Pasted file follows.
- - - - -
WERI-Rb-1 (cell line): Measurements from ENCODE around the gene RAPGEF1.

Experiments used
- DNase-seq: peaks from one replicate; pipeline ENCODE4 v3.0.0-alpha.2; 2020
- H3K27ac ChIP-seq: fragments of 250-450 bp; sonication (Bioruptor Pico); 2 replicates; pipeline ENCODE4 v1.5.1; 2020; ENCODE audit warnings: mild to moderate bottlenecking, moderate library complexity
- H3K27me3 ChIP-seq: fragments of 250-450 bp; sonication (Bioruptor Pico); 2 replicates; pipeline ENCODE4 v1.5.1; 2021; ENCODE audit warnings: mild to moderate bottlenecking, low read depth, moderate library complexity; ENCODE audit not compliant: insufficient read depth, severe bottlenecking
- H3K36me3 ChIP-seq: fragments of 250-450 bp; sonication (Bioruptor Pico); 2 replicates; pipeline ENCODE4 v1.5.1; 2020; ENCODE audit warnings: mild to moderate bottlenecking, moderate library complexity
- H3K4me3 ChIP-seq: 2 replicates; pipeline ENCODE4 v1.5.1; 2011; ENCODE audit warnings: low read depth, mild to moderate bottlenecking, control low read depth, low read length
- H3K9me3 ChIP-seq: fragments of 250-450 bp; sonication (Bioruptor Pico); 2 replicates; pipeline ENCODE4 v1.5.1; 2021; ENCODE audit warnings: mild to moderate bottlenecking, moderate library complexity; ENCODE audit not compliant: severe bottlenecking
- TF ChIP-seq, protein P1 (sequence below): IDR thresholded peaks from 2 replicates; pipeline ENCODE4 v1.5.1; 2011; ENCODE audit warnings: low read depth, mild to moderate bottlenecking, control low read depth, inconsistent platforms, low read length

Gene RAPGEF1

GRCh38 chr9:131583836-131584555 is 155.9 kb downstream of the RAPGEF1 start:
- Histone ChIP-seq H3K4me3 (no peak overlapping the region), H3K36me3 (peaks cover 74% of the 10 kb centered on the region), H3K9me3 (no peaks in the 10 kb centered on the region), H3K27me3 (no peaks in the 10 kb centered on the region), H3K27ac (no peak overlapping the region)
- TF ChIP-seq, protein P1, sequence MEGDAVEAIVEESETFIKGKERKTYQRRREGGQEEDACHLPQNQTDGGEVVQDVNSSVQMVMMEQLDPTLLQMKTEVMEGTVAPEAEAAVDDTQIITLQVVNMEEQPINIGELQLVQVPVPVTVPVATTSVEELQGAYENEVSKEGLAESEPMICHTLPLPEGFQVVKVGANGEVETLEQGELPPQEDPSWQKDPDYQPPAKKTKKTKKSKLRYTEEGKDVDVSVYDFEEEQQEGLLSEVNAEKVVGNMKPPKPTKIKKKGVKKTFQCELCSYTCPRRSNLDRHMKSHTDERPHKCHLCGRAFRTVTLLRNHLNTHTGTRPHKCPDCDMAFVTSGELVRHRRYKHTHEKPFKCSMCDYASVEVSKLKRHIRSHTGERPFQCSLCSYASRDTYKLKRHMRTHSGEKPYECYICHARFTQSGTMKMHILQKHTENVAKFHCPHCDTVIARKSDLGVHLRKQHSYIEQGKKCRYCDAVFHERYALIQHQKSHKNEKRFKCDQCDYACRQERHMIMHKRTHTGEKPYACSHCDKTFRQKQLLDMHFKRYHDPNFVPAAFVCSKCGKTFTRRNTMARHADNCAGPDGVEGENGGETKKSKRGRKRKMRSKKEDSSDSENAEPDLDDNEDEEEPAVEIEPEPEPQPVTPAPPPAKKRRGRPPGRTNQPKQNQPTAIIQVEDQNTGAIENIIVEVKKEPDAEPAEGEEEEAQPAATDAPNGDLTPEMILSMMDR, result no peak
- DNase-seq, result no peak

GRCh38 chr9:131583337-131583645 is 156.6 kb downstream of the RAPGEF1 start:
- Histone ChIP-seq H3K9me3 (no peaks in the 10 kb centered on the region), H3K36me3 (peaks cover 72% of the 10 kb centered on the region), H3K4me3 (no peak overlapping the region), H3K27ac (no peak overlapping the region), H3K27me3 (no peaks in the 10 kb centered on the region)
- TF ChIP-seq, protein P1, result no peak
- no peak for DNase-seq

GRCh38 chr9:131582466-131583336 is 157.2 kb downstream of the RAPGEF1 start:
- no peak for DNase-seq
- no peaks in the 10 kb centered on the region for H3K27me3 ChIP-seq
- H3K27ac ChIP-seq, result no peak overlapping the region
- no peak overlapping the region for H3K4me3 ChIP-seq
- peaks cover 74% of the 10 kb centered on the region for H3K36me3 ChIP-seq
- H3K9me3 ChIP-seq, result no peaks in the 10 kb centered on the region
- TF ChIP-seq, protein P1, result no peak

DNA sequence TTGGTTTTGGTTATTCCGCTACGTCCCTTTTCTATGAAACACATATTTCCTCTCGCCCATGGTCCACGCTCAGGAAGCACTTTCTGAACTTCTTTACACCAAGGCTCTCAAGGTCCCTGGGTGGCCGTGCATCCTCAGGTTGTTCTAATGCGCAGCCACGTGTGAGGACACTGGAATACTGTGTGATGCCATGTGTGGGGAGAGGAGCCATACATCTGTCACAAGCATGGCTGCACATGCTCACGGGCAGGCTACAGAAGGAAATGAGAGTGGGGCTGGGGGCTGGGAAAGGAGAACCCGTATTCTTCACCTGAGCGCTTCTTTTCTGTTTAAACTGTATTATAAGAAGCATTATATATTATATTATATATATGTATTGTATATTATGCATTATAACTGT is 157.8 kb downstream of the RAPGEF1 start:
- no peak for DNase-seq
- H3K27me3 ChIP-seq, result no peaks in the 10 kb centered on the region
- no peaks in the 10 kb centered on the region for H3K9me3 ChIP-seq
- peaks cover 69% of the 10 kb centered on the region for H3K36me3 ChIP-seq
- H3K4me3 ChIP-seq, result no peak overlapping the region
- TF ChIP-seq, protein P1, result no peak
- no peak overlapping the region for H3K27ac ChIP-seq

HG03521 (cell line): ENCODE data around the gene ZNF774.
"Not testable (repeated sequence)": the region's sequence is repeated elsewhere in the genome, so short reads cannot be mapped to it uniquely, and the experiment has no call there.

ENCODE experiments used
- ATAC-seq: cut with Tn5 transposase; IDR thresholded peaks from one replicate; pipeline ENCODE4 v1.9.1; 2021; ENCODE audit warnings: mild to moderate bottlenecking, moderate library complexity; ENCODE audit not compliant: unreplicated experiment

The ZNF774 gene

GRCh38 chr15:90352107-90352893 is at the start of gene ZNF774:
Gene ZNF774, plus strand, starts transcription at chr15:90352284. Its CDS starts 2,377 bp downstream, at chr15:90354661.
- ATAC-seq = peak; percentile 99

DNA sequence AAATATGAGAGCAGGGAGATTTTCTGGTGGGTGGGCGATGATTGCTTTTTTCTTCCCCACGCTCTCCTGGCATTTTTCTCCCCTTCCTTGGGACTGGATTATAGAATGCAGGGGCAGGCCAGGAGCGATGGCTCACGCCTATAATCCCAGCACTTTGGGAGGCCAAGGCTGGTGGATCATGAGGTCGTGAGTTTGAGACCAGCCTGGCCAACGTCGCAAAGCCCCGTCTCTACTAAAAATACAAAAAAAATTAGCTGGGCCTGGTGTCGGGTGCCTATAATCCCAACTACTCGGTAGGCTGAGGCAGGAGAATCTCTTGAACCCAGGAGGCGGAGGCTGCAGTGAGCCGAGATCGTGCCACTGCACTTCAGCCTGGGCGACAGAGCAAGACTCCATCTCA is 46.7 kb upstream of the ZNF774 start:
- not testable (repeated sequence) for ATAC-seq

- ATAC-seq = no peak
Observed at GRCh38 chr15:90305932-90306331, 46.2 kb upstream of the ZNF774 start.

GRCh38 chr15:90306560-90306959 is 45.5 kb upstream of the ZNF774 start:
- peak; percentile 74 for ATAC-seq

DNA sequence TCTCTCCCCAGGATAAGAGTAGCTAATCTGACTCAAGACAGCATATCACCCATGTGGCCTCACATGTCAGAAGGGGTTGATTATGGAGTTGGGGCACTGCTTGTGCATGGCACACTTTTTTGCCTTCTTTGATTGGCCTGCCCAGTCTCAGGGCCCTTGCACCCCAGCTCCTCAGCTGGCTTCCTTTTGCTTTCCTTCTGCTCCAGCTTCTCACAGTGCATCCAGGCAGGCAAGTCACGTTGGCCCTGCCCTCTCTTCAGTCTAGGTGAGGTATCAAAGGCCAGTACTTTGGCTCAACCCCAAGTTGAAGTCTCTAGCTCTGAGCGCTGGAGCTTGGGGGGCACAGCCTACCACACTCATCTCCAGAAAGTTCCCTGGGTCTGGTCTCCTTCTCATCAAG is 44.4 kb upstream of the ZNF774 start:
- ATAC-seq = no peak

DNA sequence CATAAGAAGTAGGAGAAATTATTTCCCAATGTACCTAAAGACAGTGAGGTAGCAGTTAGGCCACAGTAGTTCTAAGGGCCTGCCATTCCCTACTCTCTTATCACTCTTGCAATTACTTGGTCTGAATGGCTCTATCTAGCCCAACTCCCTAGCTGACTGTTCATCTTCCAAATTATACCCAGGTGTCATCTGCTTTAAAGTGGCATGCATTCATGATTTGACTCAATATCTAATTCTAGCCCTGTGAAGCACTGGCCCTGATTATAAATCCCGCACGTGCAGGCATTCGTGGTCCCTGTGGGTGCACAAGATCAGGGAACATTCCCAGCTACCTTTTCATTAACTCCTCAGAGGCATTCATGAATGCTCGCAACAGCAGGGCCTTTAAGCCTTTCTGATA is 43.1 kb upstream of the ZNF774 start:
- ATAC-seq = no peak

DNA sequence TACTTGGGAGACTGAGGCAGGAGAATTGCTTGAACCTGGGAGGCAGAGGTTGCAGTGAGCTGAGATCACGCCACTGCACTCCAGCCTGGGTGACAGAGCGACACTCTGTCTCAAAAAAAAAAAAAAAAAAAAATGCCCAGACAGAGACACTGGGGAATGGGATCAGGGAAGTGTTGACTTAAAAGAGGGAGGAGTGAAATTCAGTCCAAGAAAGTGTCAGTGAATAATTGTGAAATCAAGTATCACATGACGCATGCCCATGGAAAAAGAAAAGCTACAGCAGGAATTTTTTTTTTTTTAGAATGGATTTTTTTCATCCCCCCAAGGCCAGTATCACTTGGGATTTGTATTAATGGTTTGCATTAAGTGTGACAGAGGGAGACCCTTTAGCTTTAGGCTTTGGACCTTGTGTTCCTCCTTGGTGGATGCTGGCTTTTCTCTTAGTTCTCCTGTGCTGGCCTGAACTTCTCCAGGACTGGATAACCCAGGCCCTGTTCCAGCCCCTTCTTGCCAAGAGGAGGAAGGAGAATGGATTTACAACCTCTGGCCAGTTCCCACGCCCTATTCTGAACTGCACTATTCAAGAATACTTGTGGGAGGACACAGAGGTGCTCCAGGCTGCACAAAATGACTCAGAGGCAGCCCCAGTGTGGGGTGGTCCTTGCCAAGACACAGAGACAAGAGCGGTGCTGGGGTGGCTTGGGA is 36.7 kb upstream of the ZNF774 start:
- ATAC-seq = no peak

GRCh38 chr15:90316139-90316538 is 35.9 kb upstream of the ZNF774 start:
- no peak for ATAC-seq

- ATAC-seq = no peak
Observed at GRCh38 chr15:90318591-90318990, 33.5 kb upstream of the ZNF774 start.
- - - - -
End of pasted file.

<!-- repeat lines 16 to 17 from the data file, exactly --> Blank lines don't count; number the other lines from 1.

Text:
- Histone ChIP-seq H3K9me3 (no peaks in the 10 kb centered on the region), H3K36me3 (peaks cover 72% of the 10 kb centered on the region), H3K4me3 (no peak overlapping the region), H3K27ac (no peak overlapping the region), H3K27me3 (no peaks in the 10 kb centered on the region)
- TF ChIP-seq, protein P1, result no peak